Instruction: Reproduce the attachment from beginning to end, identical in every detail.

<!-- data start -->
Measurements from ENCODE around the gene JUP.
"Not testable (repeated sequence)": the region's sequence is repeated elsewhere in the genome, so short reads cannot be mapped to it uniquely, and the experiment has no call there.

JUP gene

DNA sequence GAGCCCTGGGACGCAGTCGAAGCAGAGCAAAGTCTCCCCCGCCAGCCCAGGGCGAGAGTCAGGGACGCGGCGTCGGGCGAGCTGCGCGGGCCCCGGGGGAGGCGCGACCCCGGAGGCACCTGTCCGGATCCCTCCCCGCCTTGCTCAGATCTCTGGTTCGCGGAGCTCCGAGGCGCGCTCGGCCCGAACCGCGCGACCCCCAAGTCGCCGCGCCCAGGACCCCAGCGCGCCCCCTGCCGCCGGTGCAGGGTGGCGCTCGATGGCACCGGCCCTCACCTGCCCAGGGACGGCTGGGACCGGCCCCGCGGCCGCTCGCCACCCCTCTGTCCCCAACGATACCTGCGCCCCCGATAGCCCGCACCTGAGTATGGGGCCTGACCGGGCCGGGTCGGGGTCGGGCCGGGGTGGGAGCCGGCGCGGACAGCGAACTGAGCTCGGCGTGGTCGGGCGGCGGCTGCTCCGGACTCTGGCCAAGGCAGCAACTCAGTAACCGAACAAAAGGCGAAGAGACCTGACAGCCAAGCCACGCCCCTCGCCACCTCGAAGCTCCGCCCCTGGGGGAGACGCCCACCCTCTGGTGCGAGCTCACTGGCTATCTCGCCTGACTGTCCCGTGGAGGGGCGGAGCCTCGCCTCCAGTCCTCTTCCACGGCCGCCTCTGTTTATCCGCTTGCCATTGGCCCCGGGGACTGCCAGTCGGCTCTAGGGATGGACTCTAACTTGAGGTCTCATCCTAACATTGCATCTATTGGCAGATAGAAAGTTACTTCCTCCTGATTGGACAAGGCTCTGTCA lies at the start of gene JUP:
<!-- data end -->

Measurements from ENCODE around the gene JUP.
"Not testable (repeated sequence)": the region's sequence is repeated elsewhere in the genome, so short reads cannot be mapped to it uniquely, and the experiment has no call there.

JUP gene

DNA sequence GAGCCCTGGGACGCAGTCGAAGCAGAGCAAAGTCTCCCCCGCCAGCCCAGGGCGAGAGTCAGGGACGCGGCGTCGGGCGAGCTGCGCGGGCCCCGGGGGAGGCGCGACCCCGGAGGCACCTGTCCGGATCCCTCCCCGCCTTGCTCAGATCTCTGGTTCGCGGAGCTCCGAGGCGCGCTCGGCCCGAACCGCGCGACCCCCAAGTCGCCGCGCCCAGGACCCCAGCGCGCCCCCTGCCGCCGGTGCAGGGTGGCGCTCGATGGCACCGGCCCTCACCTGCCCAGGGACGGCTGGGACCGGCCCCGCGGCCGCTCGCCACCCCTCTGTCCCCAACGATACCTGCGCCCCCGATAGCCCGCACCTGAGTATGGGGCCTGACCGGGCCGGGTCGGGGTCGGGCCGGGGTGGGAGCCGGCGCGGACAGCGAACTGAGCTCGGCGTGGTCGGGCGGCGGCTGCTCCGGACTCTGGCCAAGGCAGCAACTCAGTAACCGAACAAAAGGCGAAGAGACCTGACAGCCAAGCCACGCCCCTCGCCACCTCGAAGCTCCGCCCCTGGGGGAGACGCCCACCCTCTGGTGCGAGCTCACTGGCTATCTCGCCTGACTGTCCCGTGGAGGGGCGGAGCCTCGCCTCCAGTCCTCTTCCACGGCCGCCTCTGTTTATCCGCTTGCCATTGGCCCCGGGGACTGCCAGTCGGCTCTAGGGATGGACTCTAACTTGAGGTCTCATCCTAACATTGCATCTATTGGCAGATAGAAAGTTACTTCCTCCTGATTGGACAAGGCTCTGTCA lies at the start of gene JUP: